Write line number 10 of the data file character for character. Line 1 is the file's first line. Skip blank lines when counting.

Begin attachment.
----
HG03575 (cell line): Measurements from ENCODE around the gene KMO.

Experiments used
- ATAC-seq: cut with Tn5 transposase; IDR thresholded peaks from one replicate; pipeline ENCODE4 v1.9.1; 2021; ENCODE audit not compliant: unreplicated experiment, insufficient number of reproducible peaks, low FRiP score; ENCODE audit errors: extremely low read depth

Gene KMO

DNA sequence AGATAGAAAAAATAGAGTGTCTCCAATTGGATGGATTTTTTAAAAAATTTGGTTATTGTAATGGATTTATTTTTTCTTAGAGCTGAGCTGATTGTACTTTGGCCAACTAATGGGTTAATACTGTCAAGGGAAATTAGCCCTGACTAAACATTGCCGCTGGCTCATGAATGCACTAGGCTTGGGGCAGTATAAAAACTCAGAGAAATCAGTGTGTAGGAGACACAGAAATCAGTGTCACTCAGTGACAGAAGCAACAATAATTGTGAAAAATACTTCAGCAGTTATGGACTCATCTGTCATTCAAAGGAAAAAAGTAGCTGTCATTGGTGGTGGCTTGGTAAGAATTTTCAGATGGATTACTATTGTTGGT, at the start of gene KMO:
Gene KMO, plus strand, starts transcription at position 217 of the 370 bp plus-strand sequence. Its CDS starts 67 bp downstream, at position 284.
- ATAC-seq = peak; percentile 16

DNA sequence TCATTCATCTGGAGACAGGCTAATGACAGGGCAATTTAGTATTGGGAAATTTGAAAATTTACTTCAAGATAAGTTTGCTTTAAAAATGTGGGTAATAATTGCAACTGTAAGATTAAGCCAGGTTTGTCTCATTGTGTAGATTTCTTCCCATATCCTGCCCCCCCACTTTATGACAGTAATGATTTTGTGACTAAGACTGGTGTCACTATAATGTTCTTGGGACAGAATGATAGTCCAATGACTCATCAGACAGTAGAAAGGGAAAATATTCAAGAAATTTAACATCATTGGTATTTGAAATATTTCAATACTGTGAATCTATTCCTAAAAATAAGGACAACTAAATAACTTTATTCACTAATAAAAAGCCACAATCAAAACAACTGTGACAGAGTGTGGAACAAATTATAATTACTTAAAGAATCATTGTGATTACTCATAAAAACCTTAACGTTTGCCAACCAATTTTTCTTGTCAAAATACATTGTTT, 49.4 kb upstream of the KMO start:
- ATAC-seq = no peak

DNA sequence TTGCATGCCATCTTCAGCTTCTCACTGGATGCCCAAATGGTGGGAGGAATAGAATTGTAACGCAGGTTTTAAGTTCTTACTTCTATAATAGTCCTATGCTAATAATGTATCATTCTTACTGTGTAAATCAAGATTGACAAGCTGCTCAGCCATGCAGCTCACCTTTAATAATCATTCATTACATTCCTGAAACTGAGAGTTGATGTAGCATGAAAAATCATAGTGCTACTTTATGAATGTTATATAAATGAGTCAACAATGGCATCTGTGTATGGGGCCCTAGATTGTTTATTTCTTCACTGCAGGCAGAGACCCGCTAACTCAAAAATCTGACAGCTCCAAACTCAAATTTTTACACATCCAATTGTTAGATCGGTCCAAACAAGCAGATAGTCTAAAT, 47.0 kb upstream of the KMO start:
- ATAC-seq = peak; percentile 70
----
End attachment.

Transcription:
DNA sequence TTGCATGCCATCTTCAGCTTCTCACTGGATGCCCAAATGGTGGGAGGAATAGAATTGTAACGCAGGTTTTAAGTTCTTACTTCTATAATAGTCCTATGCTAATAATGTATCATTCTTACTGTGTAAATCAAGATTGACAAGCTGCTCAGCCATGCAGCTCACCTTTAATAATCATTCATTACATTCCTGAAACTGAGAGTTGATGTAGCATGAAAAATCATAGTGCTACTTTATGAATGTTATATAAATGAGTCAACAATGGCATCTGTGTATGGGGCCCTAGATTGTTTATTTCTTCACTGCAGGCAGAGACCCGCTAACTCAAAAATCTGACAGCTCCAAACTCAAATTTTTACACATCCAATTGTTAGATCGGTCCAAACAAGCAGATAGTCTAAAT, 47.0 kb upstream of the KMO start: